NOVAK: That is correct.

EISENBERG: Really? Oh, good.

NOVAK: Yeah.

EISENBERG: Because Wikipedia said it and we were just hoping. But that is correct. Coincidentally, we are a short walk away from the Delacorte Theater, home of the public theater's legendary Shakespeare in the Park summer program.

NOVAK: Yeah.

EISENBERG: So in honor of Shakespeare in the park we're going to play a game...

NOVAK: Uh-oh.

EISENBERG: ...about various films that feature the greatest inaction hero Hamlet.


EISENBERG: What do you think of that?

NOVAK: I think this is literally a nightmare.


NOVAK: That after you graduate school, 10 years later you're taken on a large stage and given a pop quiz. I think it is literally a nightmare. Since you asked that, that is how it feels.




EISENBERG: Now, here's a little - extra little thing. If you get enough questions correct Erin Schlemme in Anchorage, Alaska will receive a special Ask Me Another prize.

NOVAK: All right.

EISENBERG: And it's going to be great.

NOVAK: This is for you, Erin.

EISENBERG: Some of the greatest actors in history have played Hamlet on film - Laurence Olivier, Kenneth Branagh, Mel Gibson. But the most financially successful film adaptation of "Hamlet" is arguably what animated Disney movie which featured a warthog and a meerkat telling Hamlet to stop worrying about his sad past.

NOVAK: Oh. I'd like to phone a friend.


WILL SHORTZ: Well, we have a hint. In Swahili you might say hakuna matata.

NOVAK: Oh, well now I know.

EISENBERG: There you go.

NOVAK: Is this "The Lion King"?



EISENBERG: There you go.


NOVAK: Huge disparity between the clue and the hint, by the way.

EISENBERG: You think?

NOVAK: Yeah.


EISENBERG: In 1990, Tom Stoppard directed the film adaptation of this play about two minor characters in Hamlet who are unable to change their fate. Name the play.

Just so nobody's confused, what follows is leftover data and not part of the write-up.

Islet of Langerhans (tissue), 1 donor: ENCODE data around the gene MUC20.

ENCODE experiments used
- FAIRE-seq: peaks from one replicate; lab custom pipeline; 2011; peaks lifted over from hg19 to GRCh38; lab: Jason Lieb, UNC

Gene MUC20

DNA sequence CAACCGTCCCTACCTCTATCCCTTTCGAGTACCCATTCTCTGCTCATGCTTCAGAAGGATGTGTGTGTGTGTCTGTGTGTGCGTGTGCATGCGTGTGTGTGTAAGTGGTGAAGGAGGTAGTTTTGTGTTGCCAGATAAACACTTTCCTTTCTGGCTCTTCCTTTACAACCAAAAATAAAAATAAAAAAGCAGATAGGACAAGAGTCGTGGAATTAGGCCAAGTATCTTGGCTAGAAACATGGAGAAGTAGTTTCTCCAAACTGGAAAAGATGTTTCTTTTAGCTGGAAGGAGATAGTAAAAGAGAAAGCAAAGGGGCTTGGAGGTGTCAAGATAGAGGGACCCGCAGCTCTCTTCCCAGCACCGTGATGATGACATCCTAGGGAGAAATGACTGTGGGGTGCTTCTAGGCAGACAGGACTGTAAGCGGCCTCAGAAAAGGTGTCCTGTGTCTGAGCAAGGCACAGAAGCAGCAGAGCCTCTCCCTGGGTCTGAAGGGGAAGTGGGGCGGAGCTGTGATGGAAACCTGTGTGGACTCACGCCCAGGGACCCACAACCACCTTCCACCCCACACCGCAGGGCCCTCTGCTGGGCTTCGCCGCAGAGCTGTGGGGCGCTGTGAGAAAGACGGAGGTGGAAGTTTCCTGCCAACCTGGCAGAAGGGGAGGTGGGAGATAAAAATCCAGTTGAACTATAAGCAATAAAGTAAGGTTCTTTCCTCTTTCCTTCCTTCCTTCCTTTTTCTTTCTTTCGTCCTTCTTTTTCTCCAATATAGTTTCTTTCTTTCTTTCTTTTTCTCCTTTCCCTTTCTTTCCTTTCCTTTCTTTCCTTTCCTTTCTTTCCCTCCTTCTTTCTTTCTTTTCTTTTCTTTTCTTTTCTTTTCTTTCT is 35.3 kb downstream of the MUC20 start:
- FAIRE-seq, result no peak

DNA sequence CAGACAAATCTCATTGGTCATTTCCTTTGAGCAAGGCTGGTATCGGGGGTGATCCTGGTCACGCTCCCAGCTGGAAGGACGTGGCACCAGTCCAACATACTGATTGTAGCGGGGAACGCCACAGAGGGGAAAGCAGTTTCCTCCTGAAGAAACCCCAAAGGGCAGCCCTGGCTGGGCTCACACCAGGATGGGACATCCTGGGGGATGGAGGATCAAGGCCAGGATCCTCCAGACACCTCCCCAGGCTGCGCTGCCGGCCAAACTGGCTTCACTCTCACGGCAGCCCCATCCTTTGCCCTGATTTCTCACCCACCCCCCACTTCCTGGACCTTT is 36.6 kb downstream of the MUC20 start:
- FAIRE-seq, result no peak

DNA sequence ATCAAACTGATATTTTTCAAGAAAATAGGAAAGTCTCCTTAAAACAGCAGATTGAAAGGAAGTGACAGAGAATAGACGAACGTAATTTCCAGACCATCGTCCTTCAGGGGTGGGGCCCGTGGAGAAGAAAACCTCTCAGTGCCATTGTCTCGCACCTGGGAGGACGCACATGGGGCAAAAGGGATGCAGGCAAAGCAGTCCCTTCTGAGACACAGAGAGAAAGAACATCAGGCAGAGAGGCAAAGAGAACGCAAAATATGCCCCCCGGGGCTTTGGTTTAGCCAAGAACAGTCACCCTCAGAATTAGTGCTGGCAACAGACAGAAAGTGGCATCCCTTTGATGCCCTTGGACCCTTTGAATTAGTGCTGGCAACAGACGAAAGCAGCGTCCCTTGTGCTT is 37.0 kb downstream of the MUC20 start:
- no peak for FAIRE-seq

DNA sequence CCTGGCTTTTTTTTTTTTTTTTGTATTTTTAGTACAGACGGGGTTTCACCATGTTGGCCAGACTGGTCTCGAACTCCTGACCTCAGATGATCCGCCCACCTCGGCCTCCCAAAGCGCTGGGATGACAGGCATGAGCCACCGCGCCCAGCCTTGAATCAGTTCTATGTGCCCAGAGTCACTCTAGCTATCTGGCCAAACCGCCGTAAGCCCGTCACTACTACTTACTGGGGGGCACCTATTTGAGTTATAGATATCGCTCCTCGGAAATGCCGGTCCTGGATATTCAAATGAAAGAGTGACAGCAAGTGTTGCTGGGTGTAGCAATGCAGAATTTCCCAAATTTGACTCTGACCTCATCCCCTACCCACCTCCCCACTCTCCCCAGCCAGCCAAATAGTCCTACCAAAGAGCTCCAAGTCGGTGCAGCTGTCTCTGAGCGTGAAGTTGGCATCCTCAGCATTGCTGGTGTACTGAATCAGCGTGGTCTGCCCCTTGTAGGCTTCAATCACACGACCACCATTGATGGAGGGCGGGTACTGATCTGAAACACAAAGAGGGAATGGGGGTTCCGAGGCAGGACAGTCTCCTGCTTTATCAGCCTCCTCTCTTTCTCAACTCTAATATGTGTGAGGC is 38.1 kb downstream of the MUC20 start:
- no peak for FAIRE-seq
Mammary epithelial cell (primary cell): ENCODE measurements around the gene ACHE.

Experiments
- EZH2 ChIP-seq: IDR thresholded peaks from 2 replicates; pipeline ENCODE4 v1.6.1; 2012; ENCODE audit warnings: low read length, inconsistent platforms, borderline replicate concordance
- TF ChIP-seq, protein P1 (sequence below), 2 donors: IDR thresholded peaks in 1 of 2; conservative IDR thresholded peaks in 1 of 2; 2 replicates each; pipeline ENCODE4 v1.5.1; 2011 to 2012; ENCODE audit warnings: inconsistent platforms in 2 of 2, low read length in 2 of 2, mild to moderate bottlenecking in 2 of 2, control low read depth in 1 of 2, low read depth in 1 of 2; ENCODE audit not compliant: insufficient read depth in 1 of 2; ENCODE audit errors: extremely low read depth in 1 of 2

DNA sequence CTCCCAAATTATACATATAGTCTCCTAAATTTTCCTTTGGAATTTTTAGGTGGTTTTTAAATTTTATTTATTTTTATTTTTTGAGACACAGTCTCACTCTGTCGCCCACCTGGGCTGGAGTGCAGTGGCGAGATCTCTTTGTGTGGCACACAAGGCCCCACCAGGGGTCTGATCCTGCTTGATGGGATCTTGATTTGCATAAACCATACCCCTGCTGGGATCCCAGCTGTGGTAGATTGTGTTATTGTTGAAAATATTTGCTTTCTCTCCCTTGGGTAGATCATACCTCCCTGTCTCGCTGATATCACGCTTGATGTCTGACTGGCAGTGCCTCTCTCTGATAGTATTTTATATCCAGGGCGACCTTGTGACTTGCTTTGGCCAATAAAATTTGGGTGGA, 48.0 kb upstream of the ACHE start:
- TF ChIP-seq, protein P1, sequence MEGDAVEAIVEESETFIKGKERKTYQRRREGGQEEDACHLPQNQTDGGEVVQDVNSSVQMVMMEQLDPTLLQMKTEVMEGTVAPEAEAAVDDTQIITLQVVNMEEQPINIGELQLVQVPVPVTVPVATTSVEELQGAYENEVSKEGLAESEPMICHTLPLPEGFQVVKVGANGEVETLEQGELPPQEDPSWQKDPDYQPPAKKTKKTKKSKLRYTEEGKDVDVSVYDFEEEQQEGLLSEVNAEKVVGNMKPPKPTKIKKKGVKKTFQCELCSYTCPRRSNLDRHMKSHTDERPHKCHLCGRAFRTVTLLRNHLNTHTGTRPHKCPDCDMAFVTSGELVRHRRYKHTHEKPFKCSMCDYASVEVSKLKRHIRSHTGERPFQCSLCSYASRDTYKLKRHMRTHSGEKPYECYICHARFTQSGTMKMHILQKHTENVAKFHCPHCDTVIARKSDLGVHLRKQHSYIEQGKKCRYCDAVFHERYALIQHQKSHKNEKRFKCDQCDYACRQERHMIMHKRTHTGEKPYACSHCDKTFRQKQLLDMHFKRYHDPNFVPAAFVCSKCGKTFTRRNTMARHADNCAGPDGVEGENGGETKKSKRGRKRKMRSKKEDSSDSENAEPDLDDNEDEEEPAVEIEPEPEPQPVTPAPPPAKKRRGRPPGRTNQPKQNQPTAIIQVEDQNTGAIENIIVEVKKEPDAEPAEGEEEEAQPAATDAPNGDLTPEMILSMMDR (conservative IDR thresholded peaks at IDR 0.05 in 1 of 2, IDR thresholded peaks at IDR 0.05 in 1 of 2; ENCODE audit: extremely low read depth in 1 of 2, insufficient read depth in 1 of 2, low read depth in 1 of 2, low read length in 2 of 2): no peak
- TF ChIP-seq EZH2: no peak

NOVAK: Well, I played Guildenstern in college so I don't consider him minor. And that's "Rosencrantz and Guildenstern Are Dead."

EISENBERG: That is correct.

NOVAK: I was told it was a very important role.


EISENBERG: In a 2000 film adaptation set in modern day New York City, Hamlet is a film student who delivers his to be or not to be speech in a Blockbuster video store. What Gen-X actor plays Hamlet wearing knit caps that a New York Times reviewer said made him look like a lost member of the Spin Doctors?

NOVAK: Sounds of its time. Ethan Hawke.

EISENBERG: That is correct.

NOVAK: With a brilliant Polonius, the best Polonius in film by Bill Murray.

EISENBERG: Awesome. And that film...

NOVAK: Yeah.

EISENBERG: ...was supposed to be modern Hamlet.

NOVAK: Yeah.

EISENBERG: But if you look at it now it's like modern Hamlet with Polaroid cameras.

NOVAK: Right. Blockbuster Video, the most dated thing, it turns out, you could've had in that movie about Hamlet.

EISENBERG: Right. Surveillance bugs.

NOVAK: Yeah. Kids are like I know what the Danish royal family was like but what's Blockbuster?


EISENBERG: That does not hold up. Finally, what Alfred Hitchcock film takes its title from a line in Act Two, Scene Two when Hamlet says: I am but mad, blank. When the wind is southerly I know a hawk from a handsaw.

NOVAK: North by Northwest.


NOVAK: Thank you.


EISENBERG: Will, I think he did...

SHORTZ: Perfecto.

EISENBERG: He did perfecto. Congratulations. For Erin.

NOVAK: Thank you for the hints. I needed them very much.

EISENBERG: Is going to win an Ask Me Another Rubik's Cube and you are going to win all of our adoration, not only for being great at this quiz but for having one of the best stories I have ever heard on our Ask Me Another show.

NOVAK: I didn't earn the story, it just happened to me. But thank you.

EISENBERG: Well, thank you for telling it and being a wonderful guest. B.J. Novak, everybody.

NOVAK: Thank you very much.